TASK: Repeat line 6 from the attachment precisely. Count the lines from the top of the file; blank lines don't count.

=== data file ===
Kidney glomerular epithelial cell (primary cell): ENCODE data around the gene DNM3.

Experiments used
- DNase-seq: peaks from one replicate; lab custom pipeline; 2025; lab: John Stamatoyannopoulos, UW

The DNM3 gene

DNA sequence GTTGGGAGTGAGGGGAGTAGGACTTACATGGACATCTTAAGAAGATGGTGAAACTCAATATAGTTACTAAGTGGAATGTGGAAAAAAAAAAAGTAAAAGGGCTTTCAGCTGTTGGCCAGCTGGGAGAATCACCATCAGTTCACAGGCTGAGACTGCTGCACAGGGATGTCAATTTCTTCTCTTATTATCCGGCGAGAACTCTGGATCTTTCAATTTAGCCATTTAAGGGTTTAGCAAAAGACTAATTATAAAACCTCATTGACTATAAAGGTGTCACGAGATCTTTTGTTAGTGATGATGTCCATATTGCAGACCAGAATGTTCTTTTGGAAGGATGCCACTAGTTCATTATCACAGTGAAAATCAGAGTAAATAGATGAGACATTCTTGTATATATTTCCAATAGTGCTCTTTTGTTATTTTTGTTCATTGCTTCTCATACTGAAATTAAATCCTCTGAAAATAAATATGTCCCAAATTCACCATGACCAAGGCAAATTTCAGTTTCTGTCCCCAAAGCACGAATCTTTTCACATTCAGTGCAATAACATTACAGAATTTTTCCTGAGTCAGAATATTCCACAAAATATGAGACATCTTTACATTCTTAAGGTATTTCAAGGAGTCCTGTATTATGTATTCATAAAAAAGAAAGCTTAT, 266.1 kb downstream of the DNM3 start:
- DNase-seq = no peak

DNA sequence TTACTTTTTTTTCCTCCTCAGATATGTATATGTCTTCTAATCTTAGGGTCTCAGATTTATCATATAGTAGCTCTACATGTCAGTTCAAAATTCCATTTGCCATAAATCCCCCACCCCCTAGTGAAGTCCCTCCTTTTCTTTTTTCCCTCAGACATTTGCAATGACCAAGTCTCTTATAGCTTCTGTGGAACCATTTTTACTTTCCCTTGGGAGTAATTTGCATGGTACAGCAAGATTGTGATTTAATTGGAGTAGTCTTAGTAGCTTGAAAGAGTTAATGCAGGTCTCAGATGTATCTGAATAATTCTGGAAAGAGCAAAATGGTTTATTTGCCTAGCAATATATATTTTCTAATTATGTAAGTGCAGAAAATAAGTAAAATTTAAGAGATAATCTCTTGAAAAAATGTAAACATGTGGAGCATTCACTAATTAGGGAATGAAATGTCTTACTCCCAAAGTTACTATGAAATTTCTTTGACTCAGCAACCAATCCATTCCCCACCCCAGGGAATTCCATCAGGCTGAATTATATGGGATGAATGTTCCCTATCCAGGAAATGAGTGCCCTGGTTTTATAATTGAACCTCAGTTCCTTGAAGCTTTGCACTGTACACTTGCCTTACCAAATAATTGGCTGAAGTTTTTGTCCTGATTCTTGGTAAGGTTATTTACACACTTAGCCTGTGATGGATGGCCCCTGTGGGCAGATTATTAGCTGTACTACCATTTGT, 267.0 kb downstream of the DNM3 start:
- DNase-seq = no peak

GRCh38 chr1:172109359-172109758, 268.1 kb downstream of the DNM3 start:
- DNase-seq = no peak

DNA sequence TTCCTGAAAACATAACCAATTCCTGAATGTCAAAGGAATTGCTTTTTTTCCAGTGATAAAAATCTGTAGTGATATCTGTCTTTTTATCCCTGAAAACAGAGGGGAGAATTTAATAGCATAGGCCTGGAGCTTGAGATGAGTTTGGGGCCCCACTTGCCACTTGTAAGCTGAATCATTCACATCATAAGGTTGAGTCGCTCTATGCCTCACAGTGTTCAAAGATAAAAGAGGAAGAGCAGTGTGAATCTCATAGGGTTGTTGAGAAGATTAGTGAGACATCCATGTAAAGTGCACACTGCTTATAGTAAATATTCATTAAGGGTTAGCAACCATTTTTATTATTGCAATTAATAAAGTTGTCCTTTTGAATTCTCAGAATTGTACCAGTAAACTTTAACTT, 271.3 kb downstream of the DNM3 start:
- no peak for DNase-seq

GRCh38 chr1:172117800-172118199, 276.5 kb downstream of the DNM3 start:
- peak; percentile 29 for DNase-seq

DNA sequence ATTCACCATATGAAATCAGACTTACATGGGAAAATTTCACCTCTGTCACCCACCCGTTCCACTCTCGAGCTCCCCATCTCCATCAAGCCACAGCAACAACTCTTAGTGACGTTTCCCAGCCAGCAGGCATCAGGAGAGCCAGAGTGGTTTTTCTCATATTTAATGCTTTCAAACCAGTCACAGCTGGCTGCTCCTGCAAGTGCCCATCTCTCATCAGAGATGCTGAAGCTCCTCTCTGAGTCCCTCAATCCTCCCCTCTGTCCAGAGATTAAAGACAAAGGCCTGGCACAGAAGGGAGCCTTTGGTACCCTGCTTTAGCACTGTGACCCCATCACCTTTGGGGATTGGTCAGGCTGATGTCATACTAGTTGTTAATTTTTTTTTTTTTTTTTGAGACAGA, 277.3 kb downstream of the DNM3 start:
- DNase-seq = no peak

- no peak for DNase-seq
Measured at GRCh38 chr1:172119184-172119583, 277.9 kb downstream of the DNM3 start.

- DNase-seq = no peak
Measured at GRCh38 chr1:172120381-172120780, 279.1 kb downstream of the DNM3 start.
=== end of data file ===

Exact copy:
- DNase-seq = no peak